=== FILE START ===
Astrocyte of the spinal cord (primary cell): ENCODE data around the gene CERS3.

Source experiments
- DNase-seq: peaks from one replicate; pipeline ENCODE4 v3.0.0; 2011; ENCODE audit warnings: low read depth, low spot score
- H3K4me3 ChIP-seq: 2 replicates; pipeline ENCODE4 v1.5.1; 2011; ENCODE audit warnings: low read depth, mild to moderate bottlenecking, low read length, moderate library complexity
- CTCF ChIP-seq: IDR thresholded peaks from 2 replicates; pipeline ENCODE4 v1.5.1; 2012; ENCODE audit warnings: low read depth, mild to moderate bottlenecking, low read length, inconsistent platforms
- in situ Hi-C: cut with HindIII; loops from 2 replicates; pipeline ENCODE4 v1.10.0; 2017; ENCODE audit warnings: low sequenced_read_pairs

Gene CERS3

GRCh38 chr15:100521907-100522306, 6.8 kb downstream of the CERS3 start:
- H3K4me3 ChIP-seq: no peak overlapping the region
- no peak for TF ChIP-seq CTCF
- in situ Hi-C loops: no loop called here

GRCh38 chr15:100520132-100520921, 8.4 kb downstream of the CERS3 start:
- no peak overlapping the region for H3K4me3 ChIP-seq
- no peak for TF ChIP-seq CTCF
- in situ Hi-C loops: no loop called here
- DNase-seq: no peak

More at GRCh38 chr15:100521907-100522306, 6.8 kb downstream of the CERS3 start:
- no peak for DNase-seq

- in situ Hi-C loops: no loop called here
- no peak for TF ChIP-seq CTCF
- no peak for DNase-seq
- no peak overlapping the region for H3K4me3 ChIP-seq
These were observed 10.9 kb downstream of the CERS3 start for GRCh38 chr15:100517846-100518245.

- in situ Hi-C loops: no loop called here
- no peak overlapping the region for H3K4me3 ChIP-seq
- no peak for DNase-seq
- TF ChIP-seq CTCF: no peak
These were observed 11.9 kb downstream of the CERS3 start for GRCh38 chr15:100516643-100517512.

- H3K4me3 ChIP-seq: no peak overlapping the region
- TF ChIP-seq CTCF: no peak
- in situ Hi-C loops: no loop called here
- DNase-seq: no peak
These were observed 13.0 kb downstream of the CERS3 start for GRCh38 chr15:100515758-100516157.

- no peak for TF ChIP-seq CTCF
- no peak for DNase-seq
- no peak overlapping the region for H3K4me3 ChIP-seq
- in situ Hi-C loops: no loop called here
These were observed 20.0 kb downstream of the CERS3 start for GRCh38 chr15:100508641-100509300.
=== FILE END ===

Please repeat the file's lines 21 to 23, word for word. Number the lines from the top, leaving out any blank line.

- no peak for DNase-seq
- no peak overlapping the region for H3K4me3 ChIP-seq
These were observed 10.9 kb downstream of the CERS3 start for GRCh38 chr15:100517846-100518245.